Again "baloney". And sugarcoating XXL for Shenzen.Right. That was the great idea of the previous owner based in Germany, Ventizz Capital. Their acquisition was based on what they thought was a great plan to dress up Sony cameras which they estimated would triple Hasselblad's revenue and they would then cash out in a few years and sell the company at a big profit.
They didn't triple the revenue, they crippled the company financially in the space of a few years. Fortunately DJI intervened with capital to fund a new direction for the company with a successful mirrorless system as demand for DSLR cameras was dying.
Being owned by a private equity firm with no experience in the photo industry doesn't automatically mean disaster will follow, but the track record for that scenario has plenty of big losses and mistakes attached to it.
The way, without knowledge of the details or the reality of PE, you paint in rosy colors DJI's ownership as a contrast to everything before is exaggerated.
Private equity never decides the strategy alone. It is with the management team that a strategy is defined and implemented. They might replace managers, but usually, it is symbiotic at the beginning as it would be foolish to not sit down and discuss value levers with the people already in the company (usually via many interviews before defining a mid-term and long-term strategy). If anything, the managers made mistakes and that specific PE wasn't able to turn things around with the amount of capital available for that investment.
To paint prior owners as bad and DJI as the white knight in shining armor is one-sided. Markets can change very fast, CEOs can work off of wrong assumptions, and then it is too easy to attribute everything to the "PE ownership" as such. It shows a complete lack of understanding of how investing works and is again some armchair wannabe authority babble. DJI is a strategic investor that is extracting maximum value out of the brand and often employees prefer private equity ownership as a strategic investor will incorporate the existing, extract the valuable stuff and fire unnecessary staff due to duplication.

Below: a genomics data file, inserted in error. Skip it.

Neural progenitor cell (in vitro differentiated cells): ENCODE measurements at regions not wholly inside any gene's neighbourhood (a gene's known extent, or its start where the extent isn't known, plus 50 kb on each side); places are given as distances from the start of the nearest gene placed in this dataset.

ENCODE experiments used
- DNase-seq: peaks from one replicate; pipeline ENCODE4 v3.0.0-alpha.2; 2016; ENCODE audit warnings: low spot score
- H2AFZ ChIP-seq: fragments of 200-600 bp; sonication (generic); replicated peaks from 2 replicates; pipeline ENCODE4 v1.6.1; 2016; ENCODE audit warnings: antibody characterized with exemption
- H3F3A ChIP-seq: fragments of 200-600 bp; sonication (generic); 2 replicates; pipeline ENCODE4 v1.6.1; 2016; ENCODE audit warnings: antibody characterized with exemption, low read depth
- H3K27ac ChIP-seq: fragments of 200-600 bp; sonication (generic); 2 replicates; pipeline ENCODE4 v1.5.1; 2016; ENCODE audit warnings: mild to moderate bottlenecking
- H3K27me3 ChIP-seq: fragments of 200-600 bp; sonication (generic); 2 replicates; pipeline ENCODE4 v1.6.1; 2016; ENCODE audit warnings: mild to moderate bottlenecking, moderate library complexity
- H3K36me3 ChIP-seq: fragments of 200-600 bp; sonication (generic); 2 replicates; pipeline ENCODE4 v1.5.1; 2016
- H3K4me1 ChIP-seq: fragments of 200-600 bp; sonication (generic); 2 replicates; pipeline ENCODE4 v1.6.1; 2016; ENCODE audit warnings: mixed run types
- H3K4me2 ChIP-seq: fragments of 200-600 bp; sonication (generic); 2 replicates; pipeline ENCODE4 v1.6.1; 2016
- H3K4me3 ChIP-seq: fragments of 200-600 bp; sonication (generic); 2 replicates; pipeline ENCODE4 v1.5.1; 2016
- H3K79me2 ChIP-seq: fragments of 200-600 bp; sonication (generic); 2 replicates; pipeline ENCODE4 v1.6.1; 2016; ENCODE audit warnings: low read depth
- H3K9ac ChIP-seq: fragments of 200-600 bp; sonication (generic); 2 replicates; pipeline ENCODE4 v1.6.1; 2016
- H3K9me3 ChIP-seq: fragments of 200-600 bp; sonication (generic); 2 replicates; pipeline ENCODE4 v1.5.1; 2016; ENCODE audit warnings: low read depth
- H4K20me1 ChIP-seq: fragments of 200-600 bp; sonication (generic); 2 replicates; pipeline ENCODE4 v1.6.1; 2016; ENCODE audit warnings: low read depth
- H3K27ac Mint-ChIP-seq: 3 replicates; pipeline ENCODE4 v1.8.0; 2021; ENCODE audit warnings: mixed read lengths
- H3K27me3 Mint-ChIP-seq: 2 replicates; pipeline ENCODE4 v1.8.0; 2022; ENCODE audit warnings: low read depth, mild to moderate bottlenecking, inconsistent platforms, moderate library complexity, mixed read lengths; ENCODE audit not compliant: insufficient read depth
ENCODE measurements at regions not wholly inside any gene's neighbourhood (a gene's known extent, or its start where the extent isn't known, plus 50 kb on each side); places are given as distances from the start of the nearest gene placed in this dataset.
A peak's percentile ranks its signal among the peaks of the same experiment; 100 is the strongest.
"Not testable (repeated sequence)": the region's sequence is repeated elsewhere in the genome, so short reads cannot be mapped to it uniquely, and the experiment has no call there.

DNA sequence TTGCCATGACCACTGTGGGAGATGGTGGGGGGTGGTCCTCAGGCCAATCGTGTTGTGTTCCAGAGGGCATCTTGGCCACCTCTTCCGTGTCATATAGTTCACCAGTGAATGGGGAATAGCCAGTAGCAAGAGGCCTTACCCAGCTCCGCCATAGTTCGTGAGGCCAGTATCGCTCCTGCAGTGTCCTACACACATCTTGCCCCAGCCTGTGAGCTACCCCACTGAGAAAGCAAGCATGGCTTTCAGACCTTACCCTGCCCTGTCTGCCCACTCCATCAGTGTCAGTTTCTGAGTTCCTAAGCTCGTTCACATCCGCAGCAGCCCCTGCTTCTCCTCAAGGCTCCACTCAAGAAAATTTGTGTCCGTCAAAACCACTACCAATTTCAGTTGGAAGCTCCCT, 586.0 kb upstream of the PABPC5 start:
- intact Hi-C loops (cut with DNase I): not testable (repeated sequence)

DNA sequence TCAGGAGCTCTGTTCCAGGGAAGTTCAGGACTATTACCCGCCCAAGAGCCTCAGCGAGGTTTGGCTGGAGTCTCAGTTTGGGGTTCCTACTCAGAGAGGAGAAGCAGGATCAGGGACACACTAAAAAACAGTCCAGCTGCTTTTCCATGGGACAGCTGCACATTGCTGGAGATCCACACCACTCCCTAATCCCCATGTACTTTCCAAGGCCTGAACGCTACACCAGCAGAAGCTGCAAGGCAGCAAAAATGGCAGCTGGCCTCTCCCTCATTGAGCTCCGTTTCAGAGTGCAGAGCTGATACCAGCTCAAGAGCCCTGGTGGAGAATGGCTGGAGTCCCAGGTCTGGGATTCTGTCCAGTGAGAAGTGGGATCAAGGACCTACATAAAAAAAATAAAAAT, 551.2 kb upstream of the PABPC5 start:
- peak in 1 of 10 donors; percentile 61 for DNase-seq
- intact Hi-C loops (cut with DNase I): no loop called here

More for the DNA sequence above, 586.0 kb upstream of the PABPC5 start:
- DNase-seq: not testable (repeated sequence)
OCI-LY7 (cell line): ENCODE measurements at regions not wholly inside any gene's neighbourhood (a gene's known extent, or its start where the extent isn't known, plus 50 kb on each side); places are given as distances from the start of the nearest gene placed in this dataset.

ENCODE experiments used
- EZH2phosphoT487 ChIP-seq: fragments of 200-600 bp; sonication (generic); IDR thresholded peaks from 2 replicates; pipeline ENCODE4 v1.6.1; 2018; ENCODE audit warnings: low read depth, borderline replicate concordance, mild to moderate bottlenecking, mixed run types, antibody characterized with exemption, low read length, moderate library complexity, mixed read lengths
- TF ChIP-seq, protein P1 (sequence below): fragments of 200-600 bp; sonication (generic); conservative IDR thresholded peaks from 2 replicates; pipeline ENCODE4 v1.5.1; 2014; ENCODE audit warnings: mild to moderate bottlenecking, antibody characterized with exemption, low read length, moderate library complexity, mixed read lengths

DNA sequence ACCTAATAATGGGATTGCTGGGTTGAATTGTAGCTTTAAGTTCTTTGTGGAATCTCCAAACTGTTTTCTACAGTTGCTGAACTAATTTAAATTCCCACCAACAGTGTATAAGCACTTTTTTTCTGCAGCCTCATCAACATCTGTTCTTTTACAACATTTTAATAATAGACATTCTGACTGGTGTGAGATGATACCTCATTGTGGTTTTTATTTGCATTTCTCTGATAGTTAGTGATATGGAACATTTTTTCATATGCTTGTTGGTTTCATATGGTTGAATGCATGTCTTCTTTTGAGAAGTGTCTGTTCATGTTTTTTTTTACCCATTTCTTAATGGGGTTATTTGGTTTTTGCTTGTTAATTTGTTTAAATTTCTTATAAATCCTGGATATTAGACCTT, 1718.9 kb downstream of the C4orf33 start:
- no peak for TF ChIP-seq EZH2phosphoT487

The "luxury brand principle", ie being a broker for parts, adding design and a logo on it, and selling it at a higher price segment is a proven business strategy and Leica (with the SL line which is based on Panasonic tech) and even an Alpa, which basically provides a good metallic frame for Rodenstock glass and digibacks, is quite successful – it is the execution that counts.
In the case of Hasselblad for example - for my taste - the design was just plain bad and the execution was sloppy. They could have done way more to justify the up-sell than to commission an extravagant Italian design firm. Leica also learned from their re-badged smaller cameras that you need to put in a bit more work on the design and feature side if you piggyback off of an existing design. The SL is quite successful because it is sufficiently differentiated that people still buy it.
And with regards to DJI - they shut down H, Flextight, extracted IP (e.g. colour science) for their drones, exited the professional market to sell a prosumer digicam with off-the-shelf Sony sensors, cut service centers, Hasselblad Masters is it coming back? ... in my view a bit of their identity as one of the stalwart companies manufacturing highest-end professional photography cameras has been lost and it remains to be seen whether DJI makes further cuts and optimizations and whether the future is that rosy in this cutthroat market / difficult environment.
It marks a big shift that they killed off the H. And with regards to the 50 megapixel back – believe it or not, but it is NOT selling like hot pancakes. Maybe Steve can chime in whether he really is inundated by demand on this one.